Our afternoon started in the lovely, head ducking, timber-beamed pub, The Rose and Crown. The landlady, Barbara, looks alarmingly like Barbara Bush and greeted husband and me like regulars, including calling us “duck.” We ordered half-pints of Pedigree bitter (“Pedi”) and white rolls filled with roast beef and cheese. Someone had brought a pork pie and put it on the bar to share with a little dish of English mustard. While we ate, I admired the framed picture on the wall of Barbara and other villagers at the recent wedding of Charles and Camilla. For such a small place, there sure were a lot of them at the big event (apparently the village was a favourite of Charles’ from the days of the hunt). Next to the picture was a framed thank you note from the royal couple, graciously acknowledging the gift of a walking stick. Watered and fed, we walked to the Village Hall and Parish Church.

The Village Hall hosted the horticultural section of the show and S., a local doctor and home gardener, gave me a guided tour. For each plate of “six perfect shallots,” S. provided careful details of village provenance. There were speckled eggs, apples, pears, plums, runner beans, cauliflower and cabbage. Glossy red onions wore decorative green ties around their tops. Enormous marrows and elaborate vegetable boxes (category: “Collection of six kinds of home-grown vegetables in a box not larger than 2 foot square”) dominated the far wall. Rows of brilliant dahlias (large, medium, pom-pom, cactus), asters and gladioli ran the length of the hall.

Inside the church were the cookery, craft, flower arrangement, junior, teenage and photographic section entries. I took mental note of the items I wanted to bid on in the upcoming auction, including a child’s cap knitted to resemble a Christmas pudding, homemade wines, lemon curd, pickled onions, and Bakewell tarts (my favorite dessert).

At 5:15PM, the auction began. In no time, I worked myself into a frenzy worthy of a Damien Hirst on the block at Sotheby’s. A successful bid on the second place winner in the “Home-made Wine – Dry” category yielded me a bottle labelled “Parsip and Ginge.” Presumably this meant parsnip and ginger, an understandable mistake if the winemaker penned the label after consuming some of his or her own wares.

Six shortbread biscuits and a box of tomatoes later, I engaged in a fierce battle for a Bakewell tart. The bidding and my desperation escalated in step until husband gallantly interceded with a decisive bid of ₤5. Never have I felt so in love. When it was all over we also owned a trio of leeks, a baffling quantity of red onions, and a box of fancy Thornton’s mints that my husband won in the raffle — easily the best ₤10 we spent all summer.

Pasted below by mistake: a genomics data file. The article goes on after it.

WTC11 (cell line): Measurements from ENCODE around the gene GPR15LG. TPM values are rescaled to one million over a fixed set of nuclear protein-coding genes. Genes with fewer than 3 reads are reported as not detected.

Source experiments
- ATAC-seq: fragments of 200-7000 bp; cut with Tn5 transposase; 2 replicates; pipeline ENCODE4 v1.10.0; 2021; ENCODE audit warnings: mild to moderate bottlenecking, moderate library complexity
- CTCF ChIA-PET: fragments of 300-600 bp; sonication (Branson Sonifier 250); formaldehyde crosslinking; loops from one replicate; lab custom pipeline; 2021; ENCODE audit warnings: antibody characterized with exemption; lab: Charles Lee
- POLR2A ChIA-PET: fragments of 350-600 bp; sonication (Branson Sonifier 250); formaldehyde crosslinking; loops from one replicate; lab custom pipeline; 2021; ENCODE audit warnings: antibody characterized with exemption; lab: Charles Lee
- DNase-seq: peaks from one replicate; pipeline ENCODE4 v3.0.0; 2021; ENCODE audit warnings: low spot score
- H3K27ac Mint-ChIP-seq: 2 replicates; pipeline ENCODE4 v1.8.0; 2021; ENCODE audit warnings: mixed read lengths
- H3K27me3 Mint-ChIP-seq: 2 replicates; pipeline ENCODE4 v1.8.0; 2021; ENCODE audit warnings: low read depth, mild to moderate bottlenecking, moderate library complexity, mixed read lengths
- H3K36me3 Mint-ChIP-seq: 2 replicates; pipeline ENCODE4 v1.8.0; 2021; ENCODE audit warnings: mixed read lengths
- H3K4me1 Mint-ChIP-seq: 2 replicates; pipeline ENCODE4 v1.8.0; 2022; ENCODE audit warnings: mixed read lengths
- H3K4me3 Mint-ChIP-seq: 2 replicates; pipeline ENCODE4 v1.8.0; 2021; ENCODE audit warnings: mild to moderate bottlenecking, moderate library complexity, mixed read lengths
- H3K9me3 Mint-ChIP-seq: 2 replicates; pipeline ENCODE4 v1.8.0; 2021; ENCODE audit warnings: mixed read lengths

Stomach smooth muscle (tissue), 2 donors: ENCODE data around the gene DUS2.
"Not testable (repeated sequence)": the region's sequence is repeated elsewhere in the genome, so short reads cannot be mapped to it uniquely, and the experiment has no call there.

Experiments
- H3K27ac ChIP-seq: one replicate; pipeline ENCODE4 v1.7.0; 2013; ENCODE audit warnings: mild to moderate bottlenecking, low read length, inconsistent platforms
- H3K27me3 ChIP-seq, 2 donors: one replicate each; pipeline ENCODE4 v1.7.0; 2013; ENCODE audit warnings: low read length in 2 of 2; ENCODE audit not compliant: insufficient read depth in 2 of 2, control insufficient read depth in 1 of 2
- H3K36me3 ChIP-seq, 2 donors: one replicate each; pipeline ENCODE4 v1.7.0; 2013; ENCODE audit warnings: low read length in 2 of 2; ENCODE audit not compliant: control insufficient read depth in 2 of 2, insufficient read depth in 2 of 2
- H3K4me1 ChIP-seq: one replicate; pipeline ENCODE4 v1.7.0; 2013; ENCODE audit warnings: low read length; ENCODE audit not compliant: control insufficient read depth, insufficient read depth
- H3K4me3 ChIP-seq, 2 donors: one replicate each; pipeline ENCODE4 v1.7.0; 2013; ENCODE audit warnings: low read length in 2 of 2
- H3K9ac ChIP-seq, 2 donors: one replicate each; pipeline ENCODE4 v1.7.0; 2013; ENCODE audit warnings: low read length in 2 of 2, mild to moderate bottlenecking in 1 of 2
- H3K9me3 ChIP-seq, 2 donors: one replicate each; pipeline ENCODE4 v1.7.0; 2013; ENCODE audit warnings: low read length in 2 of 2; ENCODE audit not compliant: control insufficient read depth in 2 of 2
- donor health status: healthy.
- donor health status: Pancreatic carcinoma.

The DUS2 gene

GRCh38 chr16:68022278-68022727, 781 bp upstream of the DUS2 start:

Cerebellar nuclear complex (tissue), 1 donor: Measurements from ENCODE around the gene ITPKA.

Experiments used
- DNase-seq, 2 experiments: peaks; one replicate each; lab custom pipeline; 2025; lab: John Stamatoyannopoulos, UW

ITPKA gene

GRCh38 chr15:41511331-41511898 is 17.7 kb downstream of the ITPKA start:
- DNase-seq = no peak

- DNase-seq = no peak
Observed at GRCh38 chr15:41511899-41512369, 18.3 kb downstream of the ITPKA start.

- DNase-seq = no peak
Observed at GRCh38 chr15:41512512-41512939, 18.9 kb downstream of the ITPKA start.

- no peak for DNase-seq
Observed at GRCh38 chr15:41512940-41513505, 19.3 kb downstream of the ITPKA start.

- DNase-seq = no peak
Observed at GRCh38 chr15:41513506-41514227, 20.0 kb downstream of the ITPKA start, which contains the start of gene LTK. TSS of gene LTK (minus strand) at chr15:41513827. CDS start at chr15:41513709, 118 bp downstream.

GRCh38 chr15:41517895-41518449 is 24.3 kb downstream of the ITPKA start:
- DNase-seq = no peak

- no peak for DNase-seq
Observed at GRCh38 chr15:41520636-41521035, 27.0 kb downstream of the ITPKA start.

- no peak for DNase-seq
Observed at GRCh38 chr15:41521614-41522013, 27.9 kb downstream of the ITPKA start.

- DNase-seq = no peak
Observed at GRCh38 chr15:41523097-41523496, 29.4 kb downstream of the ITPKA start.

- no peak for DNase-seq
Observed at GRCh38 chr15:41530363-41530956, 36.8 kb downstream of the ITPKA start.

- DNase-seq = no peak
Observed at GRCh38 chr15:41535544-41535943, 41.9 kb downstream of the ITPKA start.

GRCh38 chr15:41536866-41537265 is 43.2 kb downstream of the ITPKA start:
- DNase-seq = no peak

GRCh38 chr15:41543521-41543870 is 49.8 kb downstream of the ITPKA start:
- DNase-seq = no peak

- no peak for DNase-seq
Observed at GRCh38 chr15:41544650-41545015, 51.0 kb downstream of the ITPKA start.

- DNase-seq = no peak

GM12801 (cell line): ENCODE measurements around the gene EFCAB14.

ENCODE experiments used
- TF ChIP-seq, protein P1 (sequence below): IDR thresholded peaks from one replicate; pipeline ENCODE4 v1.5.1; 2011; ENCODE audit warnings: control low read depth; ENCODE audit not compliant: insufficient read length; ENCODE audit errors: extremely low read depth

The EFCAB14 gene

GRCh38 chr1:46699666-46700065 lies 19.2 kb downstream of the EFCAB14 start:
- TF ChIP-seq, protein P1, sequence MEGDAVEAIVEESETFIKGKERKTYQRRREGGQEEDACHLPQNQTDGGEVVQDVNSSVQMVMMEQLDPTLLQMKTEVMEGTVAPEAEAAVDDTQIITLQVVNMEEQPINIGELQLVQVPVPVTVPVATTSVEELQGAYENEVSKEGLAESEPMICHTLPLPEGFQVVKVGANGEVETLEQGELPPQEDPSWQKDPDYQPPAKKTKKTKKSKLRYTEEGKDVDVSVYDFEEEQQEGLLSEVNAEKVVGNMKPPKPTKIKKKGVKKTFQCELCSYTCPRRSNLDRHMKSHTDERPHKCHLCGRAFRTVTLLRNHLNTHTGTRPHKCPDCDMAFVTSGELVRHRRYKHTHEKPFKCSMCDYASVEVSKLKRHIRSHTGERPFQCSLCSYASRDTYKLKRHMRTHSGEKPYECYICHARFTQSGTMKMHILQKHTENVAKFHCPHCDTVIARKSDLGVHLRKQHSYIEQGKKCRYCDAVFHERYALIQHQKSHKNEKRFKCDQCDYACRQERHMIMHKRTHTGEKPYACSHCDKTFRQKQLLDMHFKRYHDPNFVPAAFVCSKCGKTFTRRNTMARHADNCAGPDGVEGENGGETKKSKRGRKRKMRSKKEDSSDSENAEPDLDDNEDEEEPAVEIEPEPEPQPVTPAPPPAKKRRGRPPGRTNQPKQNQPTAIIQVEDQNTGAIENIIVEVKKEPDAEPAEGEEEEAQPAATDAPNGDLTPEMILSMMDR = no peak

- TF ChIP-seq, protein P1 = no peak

Dorothy, Jean, and Mrs Moneypenny

On Saturday we went to the summer fete in the village where we first rented a cottage in the Cotswolds. Dorothy was on duty collecting the £1 entrance fee. She’s getting a bit forgetful (she tried to get me to pay twice!) but she can still add up your bill in her head when you buy supplies from her at the village shop she runs most days. Jean was also there, busy judging the various dog classes, my favourite of which was “dog with the waggiest tail.” There were way more ribbons on offer than dogs in the village.

On Sunday we went back to the village for church. Jean was on duty again, this time as a lay minister leading matins. Dorothy was there too and led a prayer that covered victims of friendly fire in Afghanistan, knife crime in London, and, of course, the Queen (“an inspiration”).

These two older ladies (Dorothy is 80, Jean 60+) make up over twenty percent of the normal Sunday congregation in addition to their myriad of other civic duties. It makes me wonder what will happen when they are gone. There is the younger Chris, who is the local post-mistress (until her post office closes later this summer and she becomes solely a shop-mistress) and was on duty at the fete dispensing tea and cakes.

Another country lady who caught my attention this week was Mrs. Moneypenny, a columnist in the Weekend FT. Her Sunday piece was essentially a retelling of an evening at a country house where Mrs. Moneypenny got very pissed and passed out on the bathroom floor – not what I’d expect to read from a very successful businesswoman with three kids (her cost centres as she calls them) and a husband, although I was highly amused. After three years away from the puritanical bonds of the United States, I am still taken aback at the friendly ease with which tales of excess are thrown about the workplace, or the national media in this case. I remember when I used to do quaint things like hide the fact that I was hungover from my boss.